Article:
Tuesday, 23 June 2020

Golden Ticket: Embrace Your Mistakes (Ticket 72)



Every artist needs fresh inspiration and sometimes mistakes can be a source of new sounds and ideas. Now, more than ever, musicians and producers have the tools to scrub every error from a recording but the end result can be flat, dehumanised and boring. Whether we screw up when the tape is rolling or mess up in rehearsal and then decide to keep the results, sometimes throwing a spanner in the works is the smart thing to do.

Or at least leaving the spanner where you dropped it.

Mistakes can make the listener feel they are really THERE or that the vibe is laid back or 'real' and not cleaning up your tracks is a great way to achieve this. Keeping count-ins, or even flying them in from other takes: I Saw Her Standing There, Taxman, Revolution 1, or catching snippets of conversation: Revolution 1 (0:00), Level With Yourself (0:53), Little Wonder (0:39). It's the equivalent of professionally lighting your 'no make up selfie'.

Keeping mistakes and retakes (e.g. the start of Bob Dylan's 115th Dream) help to humanise the artist; doubly so if they end up swearing in frustration: Hey Jude (2:58), Louie Louie (0:53), Good Riddance (0:00).

Vocals entering early is another common 'keeper'. Robert Plant comes in a whole four bars early on the second verse of Stairway To Heaven (1:32)* and James Blunt's premature arrival in You're Beautiful (0:23) is so obvious it warranted it's own parody.*

Singers sometimes struggle to get the words out and that stuttering can be serendipitous if your song is about barely containable teenage rage (My Generation) or accepting your failings (You're Only Human – 3:19).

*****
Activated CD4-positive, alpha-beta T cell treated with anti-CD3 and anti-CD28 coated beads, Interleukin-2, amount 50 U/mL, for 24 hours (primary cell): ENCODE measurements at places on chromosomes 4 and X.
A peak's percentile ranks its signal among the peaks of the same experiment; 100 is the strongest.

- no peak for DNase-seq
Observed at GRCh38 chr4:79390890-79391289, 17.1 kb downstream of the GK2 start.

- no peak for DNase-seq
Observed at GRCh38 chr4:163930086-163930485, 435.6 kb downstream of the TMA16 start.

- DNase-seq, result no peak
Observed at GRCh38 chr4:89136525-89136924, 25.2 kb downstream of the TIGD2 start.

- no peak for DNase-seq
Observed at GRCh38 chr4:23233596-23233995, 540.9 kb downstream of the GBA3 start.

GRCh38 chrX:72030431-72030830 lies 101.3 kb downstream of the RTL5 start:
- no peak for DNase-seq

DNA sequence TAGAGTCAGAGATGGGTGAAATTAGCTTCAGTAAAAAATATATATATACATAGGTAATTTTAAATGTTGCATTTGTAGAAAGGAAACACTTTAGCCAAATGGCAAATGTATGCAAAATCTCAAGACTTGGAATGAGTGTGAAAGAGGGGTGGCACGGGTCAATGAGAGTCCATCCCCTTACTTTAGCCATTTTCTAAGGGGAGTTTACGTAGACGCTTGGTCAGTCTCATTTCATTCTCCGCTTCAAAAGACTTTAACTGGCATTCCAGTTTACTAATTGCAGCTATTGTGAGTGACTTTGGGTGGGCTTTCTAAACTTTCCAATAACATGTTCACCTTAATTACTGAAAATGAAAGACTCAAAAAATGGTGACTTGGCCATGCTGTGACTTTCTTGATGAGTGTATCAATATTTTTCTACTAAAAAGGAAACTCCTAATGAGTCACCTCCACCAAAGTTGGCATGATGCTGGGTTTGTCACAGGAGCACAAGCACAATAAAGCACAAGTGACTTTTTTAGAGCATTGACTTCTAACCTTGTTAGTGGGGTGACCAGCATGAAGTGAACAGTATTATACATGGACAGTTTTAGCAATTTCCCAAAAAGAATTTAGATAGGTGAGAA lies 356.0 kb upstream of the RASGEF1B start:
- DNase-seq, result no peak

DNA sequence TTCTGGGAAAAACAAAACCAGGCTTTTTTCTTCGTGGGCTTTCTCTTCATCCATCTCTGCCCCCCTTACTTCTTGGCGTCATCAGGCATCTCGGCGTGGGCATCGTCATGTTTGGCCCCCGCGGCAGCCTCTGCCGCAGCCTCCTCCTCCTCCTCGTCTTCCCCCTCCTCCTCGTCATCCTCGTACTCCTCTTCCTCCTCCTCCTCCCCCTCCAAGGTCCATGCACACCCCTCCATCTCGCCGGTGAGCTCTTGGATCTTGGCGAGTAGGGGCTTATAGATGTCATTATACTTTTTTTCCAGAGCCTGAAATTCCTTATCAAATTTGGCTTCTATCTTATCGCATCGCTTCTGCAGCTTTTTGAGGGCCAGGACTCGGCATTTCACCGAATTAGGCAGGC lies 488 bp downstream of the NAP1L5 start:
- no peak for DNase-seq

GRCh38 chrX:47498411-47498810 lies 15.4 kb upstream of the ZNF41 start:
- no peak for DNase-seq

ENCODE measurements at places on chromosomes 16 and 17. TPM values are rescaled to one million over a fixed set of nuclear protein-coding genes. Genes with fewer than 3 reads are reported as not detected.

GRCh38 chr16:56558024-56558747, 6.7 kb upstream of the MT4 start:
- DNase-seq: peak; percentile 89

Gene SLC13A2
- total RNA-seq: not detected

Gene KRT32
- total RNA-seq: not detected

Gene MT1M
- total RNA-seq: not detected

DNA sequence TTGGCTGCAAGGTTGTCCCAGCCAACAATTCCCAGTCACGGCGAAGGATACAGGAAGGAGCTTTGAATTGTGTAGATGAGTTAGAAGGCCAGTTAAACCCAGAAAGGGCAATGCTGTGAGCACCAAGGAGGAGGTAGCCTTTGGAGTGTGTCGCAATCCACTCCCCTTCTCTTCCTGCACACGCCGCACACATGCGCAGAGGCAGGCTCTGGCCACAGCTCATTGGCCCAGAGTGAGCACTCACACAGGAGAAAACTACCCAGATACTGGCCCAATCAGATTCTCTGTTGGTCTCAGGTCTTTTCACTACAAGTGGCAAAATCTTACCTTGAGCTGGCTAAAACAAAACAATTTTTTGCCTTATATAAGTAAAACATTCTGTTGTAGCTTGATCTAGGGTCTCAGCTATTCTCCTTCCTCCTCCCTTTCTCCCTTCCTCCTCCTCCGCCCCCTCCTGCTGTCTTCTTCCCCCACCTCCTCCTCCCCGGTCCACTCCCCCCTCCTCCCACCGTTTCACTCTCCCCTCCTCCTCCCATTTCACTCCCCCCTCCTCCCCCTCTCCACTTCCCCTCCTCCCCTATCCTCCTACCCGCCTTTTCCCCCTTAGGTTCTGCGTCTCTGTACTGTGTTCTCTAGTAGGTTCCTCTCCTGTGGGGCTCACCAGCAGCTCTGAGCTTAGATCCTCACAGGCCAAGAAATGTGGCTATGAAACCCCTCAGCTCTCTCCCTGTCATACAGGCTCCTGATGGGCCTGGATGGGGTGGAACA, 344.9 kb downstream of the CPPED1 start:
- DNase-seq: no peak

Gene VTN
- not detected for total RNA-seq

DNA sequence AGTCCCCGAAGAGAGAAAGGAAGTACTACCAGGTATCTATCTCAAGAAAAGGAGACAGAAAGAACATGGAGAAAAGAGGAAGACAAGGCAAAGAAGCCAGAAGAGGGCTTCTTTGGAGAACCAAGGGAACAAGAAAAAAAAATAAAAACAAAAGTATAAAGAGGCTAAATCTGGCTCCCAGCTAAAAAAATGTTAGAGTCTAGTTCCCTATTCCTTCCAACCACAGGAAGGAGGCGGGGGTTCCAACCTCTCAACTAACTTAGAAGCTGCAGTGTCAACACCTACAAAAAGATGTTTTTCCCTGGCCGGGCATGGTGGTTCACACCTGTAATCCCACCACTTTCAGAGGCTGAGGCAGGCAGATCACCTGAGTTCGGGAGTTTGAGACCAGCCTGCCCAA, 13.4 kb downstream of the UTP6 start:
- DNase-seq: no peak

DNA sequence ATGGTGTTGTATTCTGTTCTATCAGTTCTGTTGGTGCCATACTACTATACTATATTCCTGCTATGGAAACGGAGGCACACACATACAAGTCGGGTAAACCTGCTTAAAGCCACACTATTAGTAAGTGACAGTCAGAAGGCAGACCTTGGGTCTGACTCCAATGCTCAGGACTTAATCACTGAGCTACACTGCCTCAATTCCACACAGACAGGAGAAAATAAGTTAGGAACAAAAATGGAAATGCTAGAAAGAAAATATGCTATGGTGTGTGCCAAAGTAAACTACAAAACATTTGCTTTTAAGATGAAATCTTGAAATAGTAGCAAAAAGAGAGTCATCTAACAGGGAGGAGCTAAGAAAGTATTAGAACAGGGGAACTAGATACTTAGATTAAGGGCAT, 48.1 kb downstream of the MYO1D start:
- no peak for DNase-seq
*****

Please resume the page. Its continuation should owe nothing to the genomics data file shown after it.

Mistakes in the recording process itself can be useful. Both Revolution 1 (3:23) and Let Me Roll It (4:22) have extra beats caused by bad tape editing. Flying In a Blue Dream opens with other-worldly voices (0:02) – the result of picking up radio interference during recording. My own cover of River of Suffering catches the sound of a police car passing outside the studio (3:09).

The Right Time For Mistakes


To conclude – mistakes should be embraced when you're looking for fresh inspiration, want to bring the listener closer, humanise the artist, or just communicate a sense of fun and not taking yourself too seriously. If the nature of the mistake reflects the subject material of the song that's even better. And who knows? They may even advance your career.

When Ella Fitzgerald performed Mack the Knife in Germany for a live album, she forgot the lyrics to one of the many verses. Undaunted, she started freestyling lyrics (1:55, 2:50, 3:44, 4:00) throwing in a killer Louis Armstrong impersonation along the way (3:16). That performance won her, not one but, two Grammys*.



Revolution 1 – The Beatles (0:00, 3:23)
Level With Yourself - David Bazan (0:53)
Little Wonder - David Bowie (0:39)
Bob Dylan's 115th Dream – Bob Dylan (0:00)
Louie Louie – The Kingsmen (0:53)
Good Riddance (Time Of Your Life) – Green Day (0:00)
My Generation – The Who (0:05, 0:16, 0:30, 0:36, 0:41, 0:45, 1:20, 1:25, 1:58, 2:04).
You're Only Human (Second Wind) – Billy Joel (3:19)
Let Me Roll It - Paul McCartney and Wings (4:22)
Flying In a Blue Dream – Joe Satriani (0:02)
The River of Suffering – Matt Blick (3:09)

For an expanded playlist for this songwriting tip – go here

See also


Footnotes

Second verse of Stairway To Heaven
This is far from obvious but compare the chord sequences on 'verse 1' (0:52) and 'verse 2' (1:32) it's clear that Plant sings 'chorus 1' (1:19) once but Page plays it twice. Plant then sings verse 2 over one chorus progression and one verse progression then runs out of lyrics, leaving Page an extra four bars to fill in with some nifty fingerpicking. This 'mistake' would have been clearly obvious to all involved at once the reason it remained is – it's kind of cool!

Warranted it's own parody
You're Pitiful - "Weird Al" Yankovic (0:12) mercilessly mocks Blunt's entrance. In a similar way, someone on Sting's version of Shadows In The Rain (0:00) pays homage to bassist Joe Swift on Fingertips - Part 2 by Stevie Wonder (2:22) by repeated asking what key they're playing in.

Two Grammys
Ella Fitzgerald won Best Female Vocal Performance (Single) and Best Female Vocal Performance (Album) for Mack The Knife at the1960 Grammy Awards.

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